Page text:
Daniel Troche @Noah...not everything in life ends happily. It is a sad and tragic ending but it makes it more powerful IMO. It's a book about having dreams and hopes and how things play out differently in reality.


Nataliya Daniel wrote: "@Noah...not everything in life ends happily. It is a sad and tragic ending but it makes it more powerful IMO. It's a book about having dreams and hopes and how things play out differently in reality."

A thousand times yes. Well said.


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Nataliya @ Mohammed: The main benefit of reading novels is your enjoyment and resulting growth and change of your personality. Otherwise there's no point doing it.


Becky Bedbug This is interesting. I don't think Steinbeck himself blamed Curley's wife. It's more a reflection of society at the time and, unfortuantely, today is not much different.


message 39: by Thomas (new)

Thomas Le The corruption of the brothel and flirtatious characters are great. Of Mice and Men explains that people need relationships, but back away because they are not confident. Of Mice and Men certainly is a strong novel that explains themes clearly. Also, people have many kinds of strengths that should be part of their character. The other main theme is that physical strength is less important than spiritual strength.


Anthony Carelly Don't you think the way Curley's wife was treated by the author might have been on purpose to emphasize the framework of societal relations then. If anything that should enhance your rating of the book! :)


message 41: by Thomas (new)

Thomas Le The way Curley's wife was treated could be exaggerated to show the society, at that time in the 20th century.


message 42: by Thomas (new)

Thomas Le Curley only uses others for his own selfish purposes. People who have close relationships with him become submissive. His power is massive, at that period in time.


message 43: by Antonio (new)

Antonio This book was indeed tragic. I felt attatched with the main characters George and Lennie throughout the book. I feel as though each human being shares characteristics with both George and Lennie. We all have a dream and keep motivating ourselves by reminding us of that particular dream.The small farm(with every little detail) that they dreamed about it is the same way we think of our dreams.Honestly I didn't see tragedy coming. I assumed this was a book that had a happy ending, but that wasn't the case.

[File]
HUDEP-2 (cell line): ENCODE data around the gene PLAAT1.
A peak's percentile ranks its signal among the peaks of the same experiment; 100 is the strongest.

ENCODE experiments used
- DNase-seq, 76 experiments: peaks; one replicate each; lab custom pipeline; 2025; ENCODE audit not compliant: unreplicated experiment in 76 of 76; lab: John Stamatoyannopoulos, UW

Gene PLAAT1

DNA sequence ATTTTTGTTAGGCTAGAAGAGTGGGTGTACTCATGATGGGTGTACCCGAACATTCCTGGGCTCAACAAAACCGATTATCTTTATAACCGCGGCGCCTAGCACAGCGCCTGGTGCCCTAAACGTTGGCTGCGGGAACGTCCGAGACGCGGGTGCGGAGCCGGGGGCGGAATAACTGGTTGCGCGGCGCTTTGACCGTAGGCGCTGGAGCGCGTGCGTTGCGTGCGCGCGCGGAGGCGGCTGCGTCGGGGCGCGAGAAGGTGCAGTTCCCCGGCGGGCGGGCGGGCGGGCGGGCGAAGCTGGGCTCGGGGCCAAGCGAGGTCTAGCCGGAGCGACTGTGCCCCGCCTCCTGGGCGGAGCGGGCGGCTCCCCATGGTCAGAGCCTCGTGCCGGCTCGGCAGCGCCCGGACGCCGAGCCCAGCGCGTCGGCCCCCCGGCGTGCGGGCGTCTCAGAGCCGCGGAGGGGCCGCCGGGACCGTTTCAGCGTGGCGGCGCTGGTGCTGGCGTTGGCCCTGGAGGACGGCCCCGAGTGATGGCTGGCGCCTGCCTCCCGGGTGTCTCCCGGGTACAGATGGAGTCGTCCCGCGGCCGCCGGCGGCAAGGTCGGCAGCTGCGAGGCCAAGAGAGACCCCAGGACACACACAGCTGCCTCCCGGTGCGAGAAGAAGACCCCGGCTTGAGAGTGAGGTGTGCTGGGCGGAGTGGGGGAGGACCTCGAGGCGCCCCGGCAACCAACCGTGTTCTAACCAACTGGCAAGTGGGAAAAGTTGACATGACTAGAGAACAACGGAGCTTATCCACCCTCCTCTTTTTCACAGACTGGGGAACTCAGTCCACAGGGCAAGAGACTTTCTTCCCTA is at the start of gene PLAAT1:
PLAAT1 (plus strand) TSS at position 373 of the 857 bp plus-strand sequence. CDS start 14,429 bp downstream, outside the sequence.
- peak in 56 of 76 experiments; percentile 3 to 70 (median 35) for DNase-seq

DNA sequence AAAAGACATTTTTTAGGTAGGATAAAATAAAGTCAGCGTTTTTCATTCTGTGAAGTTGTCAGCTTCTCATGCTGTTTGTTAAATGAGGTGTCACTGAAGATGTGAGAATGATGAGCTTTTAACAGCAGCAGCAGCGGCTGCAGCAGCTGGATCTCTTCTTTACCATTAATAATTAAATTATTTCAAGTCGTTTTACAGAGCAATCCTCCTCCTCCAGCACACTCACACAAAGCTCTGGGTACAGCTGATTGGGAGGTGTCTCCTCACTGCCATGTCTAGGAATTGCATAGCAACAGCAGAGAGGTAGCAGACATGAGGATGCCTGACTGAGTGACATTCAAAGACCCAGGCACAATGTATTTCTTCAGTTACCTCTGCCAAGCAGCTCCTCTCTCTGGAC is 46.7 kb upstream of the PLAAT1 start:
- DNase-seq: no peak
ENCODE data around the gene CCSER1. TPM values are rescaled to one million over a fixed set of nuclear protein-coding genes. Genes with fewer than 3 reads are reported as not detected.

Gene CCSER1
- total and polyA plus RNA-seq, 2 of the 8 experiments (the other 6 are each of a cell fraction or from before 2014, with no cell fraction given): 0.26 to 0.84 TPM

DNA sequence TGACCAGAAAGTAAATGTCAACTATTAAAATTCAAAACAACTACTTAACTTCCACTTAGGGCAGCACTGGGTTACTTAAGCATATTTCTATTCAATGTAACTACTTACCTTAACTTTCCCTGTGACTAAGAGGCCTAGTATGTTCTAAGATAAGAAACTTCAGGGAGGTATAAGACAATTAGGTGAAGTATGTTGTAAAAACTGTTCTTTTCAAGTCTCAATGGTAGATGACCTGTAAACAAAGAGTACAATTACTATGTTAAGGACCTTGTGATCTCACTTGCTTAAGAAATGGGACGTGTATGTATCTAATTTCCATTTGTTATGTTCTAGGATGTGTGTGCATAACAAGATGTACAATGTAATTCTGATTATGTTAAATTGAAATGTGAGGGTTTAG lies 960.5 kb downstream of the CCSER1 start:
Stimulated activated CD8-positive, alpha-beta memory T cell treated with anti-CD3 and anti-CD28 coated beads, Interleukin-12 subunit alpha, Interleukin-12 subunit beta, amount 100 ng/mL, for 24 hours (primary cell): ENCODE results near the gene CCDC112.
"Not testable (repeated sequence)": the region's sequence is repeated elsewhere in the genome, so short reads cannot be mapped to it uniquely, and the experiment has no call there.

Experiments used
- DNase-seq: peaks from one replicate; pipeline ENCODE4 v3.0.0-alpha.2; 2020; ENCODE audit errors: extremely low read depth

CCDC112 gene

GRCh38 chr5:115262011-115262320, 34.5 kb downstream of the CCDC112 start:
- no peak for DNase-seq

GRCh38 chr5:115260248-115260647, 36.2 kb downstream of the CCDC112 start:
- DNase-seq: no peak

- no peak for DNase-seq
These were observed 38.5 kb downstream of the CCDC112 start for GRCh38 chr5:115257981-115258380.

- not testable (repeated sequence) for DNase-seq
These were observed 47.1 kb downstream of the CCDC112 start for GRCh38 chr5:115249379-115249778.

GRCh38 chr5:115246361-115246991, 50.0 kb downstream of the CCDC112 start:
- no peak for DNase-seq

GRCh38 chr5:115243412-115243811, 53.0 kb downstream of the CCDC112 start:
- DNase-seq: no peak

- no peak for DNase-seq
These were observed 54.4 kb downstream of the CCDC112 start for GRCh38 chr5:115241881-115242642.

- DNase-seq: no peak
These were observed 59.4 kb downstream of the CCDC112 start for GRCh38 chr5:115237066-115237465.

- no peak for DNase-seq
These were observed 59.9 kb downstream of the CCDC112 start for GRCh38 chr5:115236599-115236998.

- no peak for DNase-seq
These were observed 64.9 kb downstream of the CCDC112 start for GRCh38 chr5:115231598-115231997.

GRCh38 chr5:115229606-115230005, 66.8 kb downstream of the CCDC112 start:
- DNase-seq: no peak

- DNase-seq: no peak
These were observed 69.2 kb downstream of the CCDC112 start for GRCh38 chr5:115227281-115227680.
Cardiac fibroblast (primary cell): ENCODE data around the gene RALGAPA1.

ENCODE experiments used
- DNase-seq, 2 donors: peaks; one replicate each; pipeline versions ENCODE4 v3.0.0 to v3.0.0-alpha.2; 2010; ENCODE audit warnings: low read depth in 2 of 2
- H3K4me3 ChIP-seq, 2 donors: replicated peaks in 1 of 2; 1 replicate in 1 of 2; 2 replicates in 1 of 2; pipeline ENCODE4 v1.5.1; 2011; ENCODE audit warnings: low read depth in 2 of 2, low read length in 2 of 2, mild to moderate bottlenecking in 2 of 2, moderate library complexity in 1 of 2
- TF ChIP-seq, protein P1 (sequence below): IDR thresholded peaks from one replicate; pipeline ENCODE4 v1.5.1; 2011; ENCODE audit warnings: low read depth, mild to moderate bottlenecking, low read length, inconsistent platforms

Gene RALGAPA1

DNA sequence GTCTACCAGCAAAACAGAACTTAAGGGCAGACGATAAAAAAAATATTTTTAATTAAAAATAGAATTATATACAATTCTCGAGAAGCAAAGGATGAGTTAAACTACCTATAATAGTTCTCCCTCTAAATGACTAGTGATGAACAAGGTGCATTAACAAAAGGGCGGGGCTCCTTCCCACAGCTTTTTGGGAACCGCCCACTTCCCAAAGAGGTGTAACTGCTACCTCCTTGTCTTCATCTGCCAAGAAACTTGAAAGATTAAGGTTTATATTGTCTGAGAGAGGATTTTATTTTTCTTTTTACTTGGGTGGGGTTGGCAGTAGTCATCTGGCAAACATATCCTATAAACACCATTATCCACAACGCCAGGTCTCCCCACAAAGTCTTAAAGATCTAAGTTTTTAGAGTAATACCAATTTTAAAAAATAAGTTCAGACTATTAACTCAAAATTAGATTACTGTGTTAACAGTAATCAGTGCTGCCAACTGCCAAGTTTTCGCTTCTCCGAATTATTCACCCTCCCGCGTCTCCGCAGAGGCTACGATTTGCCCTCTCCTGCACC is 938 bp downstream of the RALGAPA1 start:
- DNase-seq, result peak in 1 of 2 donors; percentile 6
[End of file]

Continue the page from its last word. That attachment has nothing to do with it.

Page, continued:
message 44: by Maia (new) - rated it 5 stars

Maia Yeah the reason she had no name was because Steinbeck wanted us to think less of her but seriously, she was pretty much a "tart" in my opinion.


Brian Yes, it is horrible that a book set in a certain time period reflects the views of that time period accurately. I'm sure it was Steinbeck's grand plan all along to demean woman in such a way. Reminds me of the way To Kill A Mockingbird treated African Americans. Completely ruined the book for me.


Jason Ah, there's the kind of dick comment I've come to know and expect from Goodreads.

Which, by the way, I believe you've totally taken what she said here out of context. Way to go.


Nataliya Brian wrote: "Yes, it is horrible that a book set in a certain time period reflects the views of that time period accurately. I'm sure it was Steinbeck's grand plan all along to demean woman in such a way. Reminds me of the way To Kill A Mockingbird treated African Americans. Completely ruined the book for me."

Unnecessarily passive-aggressive sarcastic tone is uncalled for, Brian.


@ Jason - thanks for your comment.


Erin (Series Addict) It doesn't bother me about her being demeaned/put into a role because they all were - that was the point, they were all trapped in roles. So she doesn't stand out as a special case to me, she is as much a victim as the others IMO


Brian Not a dick comment at all, just pointing out what I thought was an extremely obvious point.

Not taken out of context, she said the reason it lost points was the treatment of his wife. I'm sorry everything can't be rainbows and butterflies, not how the world works, and would be extremely boring to read if it was.


Nataliya Brian wrote: "Not a dick comment at all, just pointing out what I thought was an extremely obvious point.

Not taken out of context, she said the reason it lost points was the treatment of his wife. I'm sorry e..."


Yes, I said that. Regardless of the time period, Steinbeck could have tried to avoid misogyny. That is not demanding rainbows and butterflies, despite the dismissive attitude you show. So please do not twist my words out of context.

The problem is the tone of your comment, Brian.